Waste Management Phoenix Open Putting Aides

My bias is to spend time watching the players’ swings on the range at the Waste Management Phoenix Open because that’s where I can learn the most. You may recall my writing many times before that when I was Monday qualifying on the Champions Tour, I could putt like a maniac. World class without stretching the truth too much, primarily because I was good at it and wasn’t afraid of it.

So watching the players on the putting green is like watching paint drying for me primarily because the full swing has all of these not so subtle body movements in it while the putting stroke has movement so subtle only the player can feel them. For example, just how much of each hand is the player using?

But, the practice putting green is on the way to and from the range, so on the way back to the media center today, I tooled through just to see the strokes. And while I saw a lot of them, what I most noticed were practice drills and devices. 

The most primitive was Angel Cabrera’s. Primitive and effective. He simply laid two iron shafts on the green, parallel to each other and aimed at the hole, and spaced wide enough for his putter to swing between them. Put the ball between the shafts and stroke the ball to the hole without touching the shafts. He was putting maybe 12 to 15-footers, one after the other, running them between the rails. Even then, he missed once in a while.

Richard Lee — I think; his caddie didn’t have a bib on and I couldn’t see his bag — had the most elaborate set-up. It began with about an 8-foot, blue plumb line he snapped on the green to the center of the hole. He laid down an alignment stick on his foot line at the head of the line. Then about a foot to a foot and a half from the ball, he stuck two tees in the ground on either side of the line as a sort of gateway to the hole. Even slightly offline and the tees boink the ball. Even then, he missed once in a while.

The most simplistically brilliant aide belonged to James Hahn. It was nothing more that a (3-foot) wooden yardstick aimed at the center of the hole about six feet away. He perched a ball on the end, rolled it down the stick, off the end and into the hole. No way it goes in if it falls off the stick. You would think that the ball being elevated from the green by the thickness of the yardstick would present a problem or that its rolling off the end would somehow knock it off line, but they didn’t. He didn’t miss many, but he did miss a couple.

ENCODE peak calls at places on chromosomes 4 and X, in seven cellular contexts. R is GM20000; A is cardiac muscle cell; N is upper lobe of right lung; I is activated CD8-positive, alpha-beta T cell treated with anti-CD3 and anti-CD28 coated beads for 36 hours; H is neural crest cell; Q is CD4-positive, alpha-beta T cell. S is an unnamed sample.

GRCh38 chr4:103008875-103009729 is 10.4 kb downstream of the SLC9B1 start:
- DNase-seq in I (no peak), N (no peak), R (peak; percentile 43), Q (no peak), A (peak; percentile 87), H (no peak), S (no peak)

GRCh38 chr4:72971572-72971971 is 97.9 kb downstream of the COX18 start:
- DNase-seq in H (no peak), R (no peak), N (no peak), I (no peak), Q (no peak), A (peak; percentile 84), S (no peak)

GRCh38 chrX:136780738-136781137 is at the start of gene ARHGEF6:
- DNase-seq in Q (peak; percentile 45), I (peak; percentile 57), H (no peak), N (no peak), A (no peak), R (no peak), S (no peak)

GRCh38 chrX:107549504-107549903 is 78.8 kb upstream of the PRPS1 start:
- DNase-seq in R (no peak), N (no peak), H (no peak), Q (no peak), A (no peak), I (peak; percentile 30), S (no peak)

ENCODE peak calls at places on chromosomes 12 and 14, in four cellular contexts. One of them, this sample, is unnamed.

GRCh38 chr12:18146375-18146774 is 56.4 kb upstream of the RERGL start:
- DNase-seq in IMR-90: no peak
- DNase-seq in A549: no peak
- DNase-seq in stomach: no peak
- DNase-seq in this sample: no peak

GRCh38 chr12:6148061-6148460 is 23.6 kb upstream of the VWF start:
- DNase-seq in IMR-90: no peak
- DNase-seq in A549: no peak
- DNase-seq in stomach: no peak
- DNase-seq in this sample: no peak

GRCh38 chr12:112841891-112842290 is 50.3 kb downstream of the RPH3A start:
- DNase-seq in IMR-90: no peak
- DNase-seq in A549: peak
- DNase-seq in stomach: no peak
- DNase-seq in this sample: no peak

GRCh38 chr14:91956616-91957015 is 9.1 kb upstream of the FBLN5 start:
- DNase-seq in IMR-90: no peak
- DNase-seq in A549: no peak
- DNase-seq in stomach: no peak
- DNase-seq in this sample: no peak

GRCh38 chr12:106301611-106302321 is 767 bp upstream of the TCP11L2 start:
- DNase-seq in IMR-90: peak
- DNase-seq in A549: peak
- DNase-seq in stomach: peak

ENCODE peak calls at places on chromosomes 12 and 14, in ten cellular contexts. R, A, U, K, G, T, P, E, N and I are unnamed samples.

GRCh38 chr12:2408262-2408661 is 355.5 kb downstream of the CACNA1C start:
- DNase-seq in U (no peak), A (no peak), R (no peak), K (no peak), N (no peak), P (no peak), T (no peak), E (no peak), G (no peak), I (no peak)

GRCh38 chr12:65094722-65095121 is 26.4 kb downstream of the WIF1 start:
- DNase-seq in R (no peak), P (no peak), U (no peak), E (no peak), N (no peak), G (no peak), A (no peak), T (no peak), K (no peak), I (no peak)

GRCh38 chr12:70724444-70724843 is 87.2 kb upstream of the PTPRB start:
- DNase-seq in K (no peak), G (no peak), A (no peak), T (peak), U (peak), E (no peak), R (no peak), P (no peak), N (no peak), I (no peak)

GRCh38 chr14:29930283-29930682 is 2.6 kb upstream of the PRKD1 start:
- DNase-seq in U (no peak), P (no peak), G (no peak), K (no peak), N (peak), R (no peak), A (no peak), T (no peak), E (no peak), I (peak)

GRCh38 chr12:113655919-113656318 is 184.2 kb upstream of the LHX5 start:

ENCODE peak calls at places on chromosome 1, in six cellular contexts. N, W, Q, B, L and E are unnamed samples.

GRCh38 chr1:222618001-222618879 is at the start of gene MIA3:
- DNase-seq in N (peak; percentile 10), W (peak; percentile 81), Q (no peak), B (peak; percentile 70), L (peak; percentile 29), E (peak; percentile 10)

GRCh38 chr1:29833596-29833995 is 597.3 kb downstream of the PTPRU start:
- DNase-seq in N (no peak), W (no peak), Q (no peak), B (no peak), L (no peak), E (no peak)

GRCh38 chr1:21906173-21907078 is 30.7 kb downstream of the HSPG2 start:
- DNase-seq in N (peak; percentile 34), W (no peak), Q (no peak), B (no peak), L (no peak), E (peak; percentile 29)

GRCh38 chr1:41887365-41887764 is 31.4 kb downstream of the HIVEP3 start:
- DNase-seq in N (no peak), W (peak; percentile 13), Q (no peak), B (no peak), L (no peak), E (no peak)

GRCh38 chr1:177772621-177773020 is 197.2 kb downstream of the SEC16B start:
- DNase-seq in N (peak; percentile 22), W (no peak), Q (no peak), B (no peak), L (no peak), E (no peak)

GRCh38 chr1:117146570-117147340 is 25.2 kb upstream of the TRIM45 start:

And the most exotic belonged to Camilo Villegas. It was a thin steel or aluminum trapezoid plate about seven inches long. The back end was about five inches wide and the front end was about two and a half inches wide. The back end had parallel starting lines to place the ball on the center line and the front end had two small ball bearings placed in shallow notches just large enough for a ball to go through. Aim the plate at the hole and don’t knock the ball bearings out of the holes. He didn’t make the task any easier by setting up on an 8-foot, left-to-right, downhill putt. Fortunately the little ball bearings don’t go far on grass.

As for me, as I’ve said before, I only work on two putting lengths, straight 6-footers and straight 40-footers. I always start my putting practice with the 40-footers because it frees you up to just let it go — you can’t be tentative on 40-footers — and it quickly gives you a feel for the speed of the greens, one of the two key elements in putting.

I practice the 6-foot putts for the other key element, the line. Standing over a 6-foot putt looking at the ball, you can see the hole in your peripheral vision. Aim the line on the putter at the hole and make a free (like the 40-footers), accelerating stroke to the hole. Even at six feet, any cut spin, you miss. Any blocks or pulls (from not releasing or forcing the release of the putter), you miss. It is a very delicate process to get it grooved.

And the overarching philosophy of the 6-footer is that you should be able to get any short game shot inside of six feet. And if it ends up being an 8- or 10-footer, that’s just an unintimidating extension of the 6-footer you’ve been devoted to; it doesn’t require anything more than a smidge larger stroke than what you’ve been practicing.

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2 Responses to Waste Management Phoenix Open Putting Aides

  1. dick pallan says:

    My teacher would totally agree with you about the 40 (or 30) footers for practice. The key is to get the speed of the greens and avoid three-putting from long distances.

    He would argue with you about the 6 footers. He would say no more than 3 or 4 footers. He says pros make about 50% more or less of 6 footers. Therefore practicing them doesn’t add much value and can reduce your confidence because you’ll miss too many. Instead, he says practice 3 (or no more than 4) footers. The best putters in the world don’t make all of those, either. But, I think their percentage is maybe 85 or 90% or so. Those are great to get the stroke and feel, and you’ll get confidencde because you’ll make most of them!

    I remember watching Phil’s practice routine for a couple of years. His major warm up routine was to practice a million putts from all around a circle about 3 or so feet from the hole.

    • Bill Rand says:

      Thanks, Dick. I choose 6-footers because you can have a “lot” of variability in your stroke and still shake a 3-footer in. That’s not helpful on the 8-footers. Also, a 6-footer requires a full and complete stroke; a 3-footer not so much. Short putts get missed because they don’t seem to require a full and complete stroke.